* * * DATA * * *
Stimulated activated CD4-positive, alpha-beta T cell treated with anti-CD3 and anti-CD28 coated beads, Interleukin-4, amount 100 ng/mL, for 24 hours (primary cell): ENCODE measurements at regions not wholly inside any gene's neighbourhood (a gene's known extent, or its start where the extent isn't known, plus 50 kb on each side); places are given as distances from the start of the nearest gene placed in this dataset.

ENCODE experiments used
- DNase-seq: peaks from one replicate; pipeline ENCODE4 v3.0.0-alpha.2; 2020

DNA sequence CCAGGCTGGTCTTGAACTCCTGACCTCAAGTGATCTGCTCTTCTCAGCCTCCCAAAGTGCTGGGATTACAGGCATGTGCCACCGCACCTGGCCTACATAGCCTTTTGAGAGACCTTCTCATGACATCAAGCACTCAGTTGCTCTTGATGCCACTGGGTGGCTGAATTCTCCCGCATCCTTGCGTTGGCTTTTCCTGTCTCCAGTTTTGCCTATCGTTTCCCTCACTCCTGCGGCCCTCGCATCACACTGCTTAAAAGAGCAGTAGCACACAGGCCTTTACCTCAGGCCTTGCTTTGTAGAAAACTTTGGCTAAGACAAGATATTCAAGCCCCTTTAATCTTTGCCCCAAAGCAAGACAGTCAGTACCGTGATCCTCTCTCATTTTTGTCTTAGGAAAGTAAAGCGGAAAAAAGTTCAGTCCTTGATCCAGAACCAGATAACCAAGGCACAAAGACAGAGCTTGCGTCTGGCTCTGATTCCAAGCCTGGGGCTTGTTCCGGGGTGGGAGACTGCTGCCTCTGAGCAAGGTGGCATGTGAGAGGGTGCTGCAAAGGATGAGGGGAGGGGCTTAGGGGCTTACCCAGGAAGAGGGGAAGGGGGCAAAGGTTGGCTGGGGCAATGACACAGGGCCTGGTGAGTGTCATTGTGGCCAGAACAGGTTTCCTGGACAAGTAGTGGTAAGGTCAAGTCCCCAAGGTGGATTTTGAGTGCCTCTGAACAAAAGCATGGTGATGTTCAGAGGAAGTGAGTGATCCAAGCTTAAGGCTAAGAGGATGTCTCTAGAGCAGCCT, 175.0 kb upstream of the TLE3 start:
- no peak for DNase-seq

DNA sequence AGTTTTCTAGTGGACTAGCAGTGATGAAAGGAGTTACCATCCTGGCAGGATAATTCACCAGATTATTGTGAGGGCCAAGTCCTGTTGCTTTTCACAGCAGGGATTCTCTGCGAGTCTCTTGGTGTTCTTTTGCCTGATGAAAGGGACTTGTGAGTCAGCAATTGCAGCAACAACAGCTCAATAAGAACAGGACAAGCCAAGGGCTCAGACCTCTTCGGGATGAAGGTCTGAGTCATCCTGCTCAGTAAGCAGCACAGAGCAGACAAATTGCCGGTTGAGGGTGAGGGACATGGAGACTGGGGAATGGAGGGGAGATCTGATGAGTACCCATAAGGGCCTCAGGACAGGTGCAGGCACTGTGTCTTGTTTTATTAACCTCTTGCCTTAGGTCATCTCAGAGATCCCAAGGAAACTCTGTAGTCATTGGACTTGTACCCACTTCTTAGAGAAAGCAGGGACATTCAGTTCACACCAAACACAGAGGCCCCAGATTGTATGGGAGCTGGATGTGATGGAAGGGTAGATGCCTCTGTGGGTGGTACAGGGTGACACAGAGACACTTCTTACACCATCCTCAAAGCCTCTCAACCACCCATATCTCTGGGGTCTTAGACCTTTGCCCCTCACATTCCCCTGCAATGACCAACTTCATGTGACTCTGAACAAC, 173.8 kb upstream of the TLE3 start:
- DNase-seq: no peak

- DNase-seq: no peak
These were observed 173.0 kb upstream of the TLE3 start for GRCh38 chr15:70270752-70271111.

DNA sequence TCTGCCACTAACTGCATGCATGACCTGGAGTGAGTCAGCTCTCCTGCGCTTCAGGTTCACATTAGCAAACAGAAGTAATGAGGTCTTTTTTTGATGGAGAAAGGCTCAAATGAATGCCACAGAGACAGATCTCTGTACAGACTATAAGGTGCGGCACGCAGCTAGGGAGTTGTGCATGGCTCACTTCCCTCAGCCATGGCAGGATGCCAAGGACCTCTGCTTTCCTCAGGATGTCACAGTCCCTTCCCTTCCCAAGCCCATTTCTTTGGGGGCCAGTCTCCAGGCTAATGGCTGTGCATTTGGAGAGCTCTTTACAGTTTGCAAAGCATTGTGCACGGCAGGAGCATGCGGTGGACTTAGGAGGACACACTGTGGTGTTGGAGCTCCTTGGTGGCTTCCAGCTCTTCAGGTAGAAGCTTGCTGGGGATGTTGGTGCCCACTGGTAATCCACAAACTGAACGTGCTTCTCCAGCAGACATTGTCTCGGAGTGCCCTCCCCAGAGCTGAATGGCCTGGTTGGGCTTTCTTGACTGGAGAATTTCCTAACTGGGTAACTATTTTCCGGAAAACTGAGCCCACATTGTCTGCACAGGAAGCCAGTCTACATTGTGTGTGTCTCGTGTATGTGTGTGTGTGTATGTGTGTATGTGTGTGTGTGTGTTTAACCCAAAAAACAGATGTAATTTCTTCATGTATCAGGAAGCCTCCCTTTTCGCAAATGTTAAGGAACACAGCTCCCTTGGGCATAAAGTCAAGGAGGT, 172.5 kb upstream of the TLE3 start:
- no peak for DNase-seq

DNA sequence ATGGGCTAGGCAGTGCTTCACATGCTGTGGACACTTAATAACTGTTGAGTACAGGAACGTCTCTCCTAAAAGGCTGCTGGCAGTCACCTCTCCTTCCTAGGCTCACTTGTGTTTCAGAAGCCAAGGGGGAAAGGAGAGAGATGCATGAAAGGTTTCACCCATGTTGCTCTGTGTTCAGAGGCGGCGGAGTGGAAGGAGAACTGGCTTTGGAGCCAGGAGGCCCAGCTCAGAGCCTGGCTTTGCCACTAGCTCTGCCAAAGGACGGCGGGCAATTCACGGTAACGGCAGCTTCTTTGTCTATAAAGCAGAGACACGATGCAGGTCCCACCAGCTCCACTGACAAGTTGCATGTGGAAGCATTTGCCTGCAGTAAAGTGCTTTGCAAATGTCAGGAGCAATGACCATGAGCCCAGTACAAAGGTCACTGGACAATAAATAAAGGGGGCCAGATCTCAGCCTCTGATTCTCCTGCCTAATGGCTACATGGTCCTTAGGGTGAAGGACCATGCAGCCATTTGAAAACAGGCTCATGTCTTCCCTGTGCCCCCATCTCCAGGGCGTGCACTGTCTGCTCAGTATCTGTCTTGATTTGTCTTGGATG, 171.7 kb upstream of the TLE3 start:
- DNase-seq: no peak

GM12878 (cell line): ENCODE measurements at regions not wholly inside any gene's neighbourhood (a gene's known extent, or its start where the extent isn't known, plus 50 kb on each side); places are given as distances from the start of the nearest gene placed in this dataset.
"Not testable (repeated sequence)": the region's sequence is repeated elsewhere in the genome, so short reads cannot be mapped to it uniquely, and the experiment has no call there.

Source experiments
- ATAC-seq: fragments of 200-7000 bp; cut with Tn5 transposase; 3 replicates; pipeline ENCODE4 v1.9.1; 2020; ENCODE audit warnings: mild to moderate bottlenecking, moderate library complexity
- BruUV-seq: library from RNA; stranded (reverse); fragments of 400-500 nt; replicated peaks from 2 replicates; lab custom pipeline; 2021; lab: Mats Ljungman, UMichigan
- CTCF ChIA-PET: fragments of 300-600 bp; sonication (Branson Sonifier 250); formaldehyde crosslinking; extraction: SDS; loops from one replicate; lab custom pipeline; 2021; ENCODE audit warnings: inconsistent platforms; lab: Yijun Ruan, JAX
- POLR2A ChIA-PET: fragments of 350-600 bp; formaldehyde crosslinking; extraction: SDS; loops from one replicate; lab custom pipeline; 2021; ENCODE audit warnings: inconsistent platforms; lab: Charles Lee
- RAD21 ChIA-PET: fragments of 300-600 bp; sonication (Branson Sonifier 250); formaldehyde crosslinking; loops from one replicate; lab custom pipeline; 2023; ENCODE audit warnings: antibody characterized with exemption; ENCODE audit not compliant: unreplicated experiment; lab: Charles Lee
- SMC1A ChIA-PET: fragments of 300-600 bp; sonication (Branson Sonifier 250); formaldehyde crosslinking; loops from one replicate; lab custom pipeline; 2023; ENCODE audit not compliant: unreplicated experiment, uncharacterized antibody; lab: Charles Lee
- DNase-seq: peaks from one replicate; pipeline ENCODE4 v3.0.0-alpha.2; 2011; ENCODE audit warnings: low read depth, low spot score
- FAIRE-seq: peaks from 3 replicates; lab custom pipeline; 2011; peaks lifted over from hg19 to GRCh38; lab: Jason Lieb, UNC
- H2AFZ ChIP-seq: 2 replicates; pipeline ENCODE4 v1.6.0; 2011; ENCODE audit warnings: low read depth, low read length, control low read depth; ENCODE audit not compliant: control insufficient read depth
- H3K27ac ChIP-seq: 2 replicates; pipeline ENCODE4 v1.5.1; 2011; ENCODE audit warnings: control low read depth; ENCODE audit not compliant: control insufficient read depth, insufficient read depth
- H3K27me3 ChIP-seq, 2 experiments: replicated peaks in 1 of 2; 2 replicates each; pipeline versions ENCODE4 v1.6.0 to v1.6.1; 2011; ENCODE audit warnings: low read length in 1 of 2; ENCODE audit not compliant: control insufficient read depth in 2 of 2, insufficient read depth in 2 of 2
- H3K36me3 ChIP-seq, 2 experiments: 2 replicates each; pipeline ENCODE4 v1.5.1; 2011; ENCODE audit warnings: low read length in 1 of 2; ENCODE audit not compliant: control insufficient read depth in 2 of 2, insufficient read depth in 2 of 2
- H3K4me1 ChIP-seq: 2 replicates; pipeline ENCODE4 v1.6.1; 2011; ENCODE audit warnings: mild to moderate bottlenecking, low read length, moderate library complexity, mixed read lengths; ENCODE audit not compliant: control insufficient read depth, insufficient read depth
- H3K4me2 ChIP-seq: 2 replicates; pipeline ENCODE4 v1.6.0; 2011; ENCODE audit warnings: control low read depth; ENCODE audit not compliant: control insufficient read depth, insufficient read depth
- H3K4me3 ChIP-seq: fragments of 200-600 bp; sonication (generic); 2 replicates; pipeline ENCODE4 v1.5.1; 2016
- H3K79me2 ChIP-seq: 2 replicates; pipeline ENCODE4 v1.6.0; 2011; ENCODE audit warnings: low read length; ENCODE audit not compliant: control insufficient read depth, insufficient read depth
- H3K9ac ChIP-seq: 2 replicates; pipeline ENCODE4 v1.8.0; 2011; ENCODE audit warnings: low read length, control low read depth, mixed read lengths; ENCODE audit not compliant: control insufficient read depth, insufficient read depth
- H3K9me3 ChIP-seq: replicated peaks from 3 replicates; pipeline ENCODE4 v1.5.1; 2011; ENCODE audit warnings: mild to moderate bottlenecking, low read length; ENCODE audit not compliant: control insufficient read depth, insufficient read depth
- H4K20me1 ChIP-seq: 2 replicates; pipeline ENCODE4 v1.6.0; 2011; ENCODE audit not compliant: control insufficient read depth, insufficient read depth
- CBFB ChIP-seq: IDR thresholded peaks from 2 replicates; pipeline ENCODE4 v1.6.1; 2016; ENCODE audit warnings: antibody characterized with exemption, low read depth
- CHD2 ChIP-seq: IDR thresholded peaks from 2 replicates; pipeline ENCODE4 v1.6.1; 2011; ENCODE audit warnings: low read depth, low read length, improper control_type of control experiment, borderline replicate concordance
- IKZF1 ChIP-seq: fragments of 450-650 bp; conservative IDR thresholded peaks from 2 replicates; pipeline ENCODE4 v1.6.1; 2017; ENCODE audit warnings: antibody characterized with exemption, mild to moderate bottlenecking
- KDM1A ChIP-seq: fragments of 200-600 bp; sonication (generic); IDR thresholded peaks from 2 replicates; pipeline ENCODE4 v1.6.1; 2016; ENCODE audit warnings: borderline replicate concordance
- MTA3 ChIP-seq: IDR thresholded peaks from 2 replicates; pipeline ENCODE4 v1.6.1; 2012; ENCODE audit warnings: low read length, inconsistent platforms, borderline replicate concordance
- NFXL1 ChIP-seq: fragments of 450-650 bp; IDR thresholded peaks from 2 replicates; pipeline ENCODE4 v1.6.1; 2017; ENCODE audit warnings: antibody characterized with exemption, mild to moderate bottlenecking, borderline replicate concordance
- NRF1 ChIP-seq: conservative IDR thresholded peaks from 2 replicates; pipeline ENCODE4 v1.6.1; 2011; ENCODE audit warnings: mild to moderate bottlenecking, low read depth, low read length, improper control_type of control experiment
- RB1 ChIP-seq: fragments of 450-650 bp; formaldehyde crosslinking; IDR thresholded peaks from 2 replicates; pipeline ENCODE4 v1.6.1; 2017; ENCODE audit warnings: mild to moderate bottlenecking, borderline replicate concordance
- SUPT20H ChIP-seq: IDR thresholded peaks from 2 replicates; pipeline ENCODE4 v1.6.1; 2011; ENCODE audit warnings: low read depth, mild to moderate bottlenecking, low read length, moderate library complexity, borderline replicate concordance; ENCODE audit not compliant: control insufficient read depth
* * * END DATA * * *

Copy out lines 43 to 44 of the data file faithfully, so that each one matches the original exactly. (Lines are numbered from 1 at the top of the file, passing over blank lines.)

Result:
- RB1 ChIP-seq: fragments of 450-650 bp; formaldehyde crosslinking; IDR thresholded peaks from 2 replicates; pipeline ENCODE4 v1.6.1; 2017; ENCODE audit warnings: mild to moderate bottlenecking, borderline replicate concordance
- SUPT20H ChIP-seq: IDR thresholded peaks from 2 replicates; pipeline ENCODE4 v1.6.1; 2011; ENCODE audit warnings: low read depth, mild to moderate bottlenecking, low read length, moderate library complexity, borderline replicate concordance; ENCODE audit not compliant: control insufficient read depth